As you might imagine, when I began blogging I looked for written guidance as to what was and was not acceptable. I even called the State Bar ethics hotline to see if there were any rules I could follow.
Most constraints on legal blogging seem to focus around issues of advertising (not a problem for me, I have new "clients" streaming in every day) and client confidentiality (okay, so I don't actually have "clients," so this doesn't apply either).
I then looked around for other prosecutor blogs to see what they were doing, I thought I'd contact the writers and get some tips. But I couldn't find any.
Which left me somewhat out in the cold.
Essentially, I had to set my own guidelines and I did this by asking two questions every time I blogged:
1. What did I see as ethically appropriate?
2. What would get me fired?
I follow some simple rules, flexible ones, that attempt to keep me on the right side of those questions. The main ones are:
- Do not write about ongoing cases. If I want to draw attention to one of my cases, say it's going to trial, then I let people know it's going to trial and I post a link to a news story about the case, without commenting on the facts myself. This cane be tough because I'd love to blog about what happened last week, I've been asked to do so, but I'm going to put some time between the event and my account of it.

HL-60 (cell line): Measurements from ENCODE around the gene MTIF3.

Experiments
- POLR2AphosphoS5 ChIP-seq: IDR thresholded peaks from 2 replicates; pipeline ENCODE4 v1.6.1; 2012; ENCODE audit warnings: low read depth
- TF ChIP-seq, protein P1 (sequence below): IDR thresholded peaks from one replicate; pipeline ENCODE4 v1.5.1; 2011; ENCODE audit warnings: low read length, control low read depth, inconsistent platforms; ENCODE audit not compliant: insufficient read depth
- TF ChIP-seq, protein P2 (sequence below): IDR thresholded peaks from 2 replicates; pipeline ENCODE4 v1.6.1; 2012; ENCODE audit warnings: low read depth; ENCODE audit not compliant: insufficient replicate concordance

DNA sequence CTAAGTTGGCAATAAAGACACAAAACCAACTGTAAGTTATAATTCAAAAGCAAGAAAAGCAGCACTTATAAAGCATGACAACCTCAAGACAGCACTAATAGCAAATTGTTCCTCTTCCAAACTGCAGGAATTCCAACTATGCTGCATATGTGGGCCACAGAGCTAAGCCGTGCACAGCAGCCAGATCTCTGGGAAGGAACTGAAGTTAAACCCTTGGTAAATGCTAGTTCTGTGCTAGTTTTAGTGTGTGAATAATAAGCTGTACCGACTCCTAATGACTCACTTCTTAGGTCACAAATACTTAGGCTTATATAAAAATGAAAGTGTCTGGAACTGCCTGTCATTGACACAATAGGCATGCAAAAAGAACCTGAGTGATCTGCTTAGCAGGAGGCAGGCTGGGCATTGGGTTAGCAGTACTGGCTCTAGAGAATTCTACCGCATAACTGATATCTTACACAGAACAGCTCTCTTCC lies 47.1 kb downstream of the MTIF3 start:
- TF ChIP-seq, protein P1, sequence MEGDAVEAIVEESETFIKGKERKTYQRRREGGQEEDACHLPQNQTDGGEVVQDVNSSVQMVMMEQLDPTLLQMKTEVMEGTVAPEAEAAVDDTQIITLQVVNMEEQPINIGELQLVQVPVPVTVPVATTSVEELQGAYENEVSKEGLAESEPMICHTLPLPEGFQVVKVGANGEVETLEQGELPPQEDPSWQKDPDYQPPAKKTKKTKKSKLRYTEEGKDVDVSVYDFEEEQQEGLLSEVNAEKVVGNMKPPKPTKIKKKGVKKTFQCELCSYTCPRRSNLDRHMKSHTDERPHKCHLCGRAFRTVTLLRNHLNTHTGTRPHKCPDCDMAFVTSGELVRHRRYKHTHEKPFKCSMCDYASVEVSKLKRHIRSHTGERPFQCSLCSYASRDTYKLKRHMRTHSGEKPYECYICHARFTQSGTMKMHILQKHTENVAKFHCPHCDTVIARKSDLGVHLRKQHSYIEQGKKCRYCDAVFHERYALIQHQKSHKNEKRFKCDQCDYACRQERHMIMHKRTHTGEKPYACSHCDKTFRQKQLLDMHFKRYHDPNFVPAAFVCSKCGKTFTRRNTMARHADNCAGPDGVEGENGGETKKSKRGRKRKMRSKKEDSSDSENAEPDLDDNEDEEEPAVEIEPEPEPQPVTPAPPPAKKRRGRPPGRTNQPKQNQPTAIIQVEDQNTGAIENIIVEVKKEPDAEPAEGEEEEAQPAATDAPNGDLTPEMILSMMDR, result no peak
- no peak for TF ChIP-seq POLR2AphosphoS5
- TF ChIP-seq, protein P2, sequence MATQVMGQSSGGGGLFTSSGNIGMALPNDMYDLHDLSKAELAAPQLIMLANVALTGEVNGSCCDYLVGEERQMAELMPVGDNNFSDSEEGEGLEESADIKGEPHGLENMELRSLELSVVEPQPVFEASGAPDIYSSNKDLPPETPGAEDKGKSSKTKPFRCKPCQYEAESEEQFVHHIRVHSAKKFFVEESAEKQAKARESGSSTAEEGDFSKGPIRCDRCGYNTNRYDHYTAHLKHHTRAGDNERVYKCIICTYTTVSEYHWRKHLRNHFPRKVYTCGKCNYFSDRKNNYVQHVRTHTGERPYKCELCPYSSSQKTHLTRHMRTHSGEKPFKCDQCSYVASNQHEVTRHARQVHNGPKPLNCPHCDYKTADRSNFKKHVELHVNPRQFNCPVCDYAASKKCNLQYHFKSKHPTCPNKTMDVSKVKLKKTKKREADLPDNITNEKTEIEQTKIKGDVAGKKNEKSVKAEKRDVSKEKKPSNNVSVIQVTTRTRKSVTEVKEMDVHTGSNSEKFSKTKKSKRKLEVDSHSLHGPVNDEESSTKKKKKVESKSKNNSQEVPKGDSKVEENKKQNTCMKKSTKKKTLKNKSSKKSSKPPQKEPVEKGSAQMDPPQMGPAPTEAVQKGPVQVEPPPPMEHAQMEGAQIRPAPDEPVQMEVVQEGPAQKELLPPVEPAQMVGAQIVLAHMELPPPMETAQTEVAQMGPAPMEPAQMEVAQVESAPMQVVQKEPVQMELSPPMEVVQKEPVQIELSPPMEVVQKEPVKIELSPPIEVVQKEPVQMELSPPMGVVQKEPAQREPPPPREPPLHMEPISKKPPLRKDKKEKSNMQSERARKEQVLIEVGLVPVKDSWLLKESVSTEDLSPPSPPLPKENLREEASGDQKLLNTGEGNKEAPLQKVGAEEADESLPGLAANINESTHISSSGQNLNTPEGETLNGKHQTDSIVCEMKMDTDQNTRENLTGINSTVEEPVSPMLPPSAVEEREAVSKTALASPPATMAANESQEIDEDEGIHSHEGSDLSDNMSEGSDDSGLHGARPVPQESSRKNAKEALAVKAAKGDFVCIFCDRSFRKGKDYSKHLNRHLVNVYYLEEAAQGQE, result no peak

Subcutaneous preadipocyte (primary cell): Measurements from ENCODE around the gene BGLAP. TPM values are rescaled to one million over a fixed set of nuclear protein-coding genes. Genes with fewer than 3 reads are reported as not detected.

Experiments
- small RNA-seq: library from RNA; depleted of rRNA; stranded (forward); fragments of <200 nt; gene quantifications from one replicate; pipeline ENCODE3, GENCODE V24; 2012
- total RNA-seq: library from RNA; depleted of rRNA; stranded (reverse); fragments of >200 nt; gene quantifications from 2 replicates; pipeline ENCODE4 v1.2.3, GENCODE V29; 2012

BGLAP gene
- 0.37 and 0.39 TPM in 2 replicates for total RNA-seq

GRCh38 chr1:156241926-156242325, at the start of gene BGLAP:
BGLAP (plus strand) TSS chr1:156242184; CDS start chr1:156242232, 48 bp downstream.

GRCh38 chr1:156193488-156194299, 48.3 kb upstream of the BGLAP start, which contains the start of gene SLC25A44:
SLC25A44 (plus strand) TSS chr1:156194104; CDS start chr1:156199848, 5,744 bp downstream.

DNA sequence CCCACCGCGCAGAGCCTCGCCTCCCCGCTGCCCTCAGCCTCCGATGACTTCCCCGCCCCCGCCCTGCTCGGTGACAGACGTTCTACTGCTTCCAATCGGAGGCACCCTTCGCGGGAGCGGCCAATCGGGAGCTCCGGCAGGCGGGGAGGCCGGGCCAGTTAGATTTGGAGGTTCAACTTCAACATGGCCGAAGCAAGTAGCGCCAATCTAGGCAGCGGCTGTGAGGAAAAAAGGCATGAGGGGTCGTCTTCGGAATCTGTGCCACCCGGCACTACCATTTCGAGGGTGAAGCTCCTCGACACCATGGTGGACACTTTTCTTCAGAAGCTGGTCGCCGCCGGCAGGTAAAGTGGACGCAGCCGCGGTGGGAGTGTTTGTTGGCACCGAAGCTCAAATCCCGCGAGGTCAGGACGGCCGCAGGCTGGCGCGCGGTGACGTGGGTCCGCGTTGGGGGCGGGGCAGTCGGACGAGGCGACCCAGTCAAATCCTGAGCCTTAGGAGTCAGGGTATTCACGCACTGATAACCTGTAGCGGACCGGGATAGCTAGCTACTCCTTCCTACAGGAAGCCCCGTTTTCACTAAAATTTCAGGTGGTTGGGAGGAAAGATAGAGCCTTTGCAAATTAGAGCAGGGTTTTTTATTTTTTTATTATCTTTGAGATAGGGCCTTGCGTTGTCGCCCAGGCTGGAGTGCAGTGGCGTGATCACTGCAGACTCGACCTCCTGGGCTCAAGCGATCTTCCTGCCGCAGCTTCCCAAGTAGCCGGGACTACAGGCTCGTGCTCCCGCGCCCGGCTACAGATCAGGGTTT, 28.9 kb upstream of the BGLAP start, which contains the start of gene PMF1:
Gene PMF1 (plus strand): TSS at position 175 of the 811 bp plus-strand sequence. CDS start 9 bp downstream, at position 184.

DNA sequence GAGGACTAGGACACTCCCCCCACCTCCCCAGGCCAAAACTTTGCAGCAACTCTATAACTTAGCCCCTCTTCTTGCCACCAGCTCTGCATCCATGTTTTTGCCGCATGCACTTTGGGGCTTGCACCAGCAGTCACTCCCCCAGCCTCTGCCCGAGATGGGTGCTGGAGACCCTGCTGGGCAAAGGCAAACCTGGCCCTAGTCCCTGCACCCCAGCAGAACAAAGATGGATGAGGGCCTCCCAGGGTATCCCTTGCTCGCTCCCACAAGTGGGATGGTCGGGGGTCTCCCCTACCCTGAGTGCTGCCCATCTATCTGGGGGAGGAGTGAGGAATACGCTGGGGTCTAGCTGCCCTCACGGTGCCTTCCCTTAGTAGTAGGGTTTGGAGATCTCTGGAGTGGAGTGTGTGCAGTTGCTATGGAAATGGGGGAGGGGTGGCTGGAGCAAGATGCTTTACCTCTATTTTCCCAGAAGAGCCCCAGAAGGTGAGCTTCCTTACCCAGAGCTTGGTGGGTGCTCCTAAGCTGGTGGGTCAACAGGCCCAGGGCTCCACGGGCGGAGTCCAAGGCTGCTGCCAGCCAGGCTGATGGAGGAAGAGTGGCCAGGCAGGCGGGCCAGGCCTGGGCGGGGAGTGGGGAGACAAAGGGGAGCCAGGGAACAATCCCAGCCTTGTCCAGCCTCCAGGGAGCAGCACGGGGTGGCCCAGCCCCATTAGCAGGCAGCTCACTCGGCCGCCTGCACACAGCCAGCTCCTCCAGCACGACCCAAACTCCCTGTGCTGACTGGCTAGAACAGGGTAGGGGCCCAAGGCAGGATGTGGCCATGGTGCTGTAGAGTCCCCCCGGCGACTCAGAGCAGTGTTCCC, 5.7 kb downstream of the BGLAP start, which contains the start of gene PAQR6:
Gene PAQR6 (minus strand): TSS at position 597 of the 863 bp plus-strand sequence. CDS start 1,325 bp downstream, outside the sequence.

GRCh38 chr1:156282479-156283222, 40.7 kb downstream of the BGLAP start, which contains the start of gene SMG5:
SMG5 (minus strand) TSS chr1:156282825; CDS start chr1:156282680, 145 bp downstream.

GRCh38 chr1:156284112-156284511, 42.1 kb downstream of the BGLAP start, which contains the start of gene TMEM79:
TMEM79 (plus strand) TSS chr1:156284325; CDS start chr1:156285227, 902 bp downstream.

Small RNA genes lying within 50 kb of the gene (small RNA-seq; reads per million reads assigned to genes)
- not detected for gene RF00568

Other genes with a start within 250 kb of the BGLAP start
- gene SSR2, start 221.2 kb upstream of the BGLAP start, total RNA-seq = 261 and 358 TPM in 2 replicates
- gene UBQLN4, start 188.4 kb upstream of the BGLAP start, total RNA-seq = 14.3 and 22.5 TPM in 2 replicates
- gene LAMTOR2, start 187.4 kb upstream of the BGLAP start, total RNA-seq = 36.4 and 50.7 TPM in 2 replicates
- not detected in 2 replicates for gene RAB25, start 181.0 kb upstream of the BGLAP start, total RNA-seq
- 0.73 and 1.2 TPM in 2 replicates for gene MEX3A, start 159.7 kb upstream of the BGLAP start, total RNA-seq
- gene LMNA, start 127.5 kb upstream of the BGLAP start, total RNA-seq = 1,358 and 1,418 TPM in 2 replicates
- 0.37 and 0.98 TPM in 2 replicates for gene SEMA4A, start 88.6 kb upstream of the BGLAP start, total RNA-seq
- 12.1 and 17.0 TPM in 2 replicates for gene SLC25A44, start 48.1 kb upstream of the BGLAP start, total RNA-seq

- Do not generate, encourage, or participate in topics of controversy. Thus you won't find discussions about the death penalty, immigration, drug policy, or the Dallas Cowboys here.
- Treat everyone with respect. If I have a funny case where someone did something silly, or said something amusing, I will never tell you about it to humiliate that person and so won't identify them. We see so many funny things in court it's tempting to give every last detail but I try to be more respectful than that. The one time I will name someone is if they have done a really good job and warrant some attention.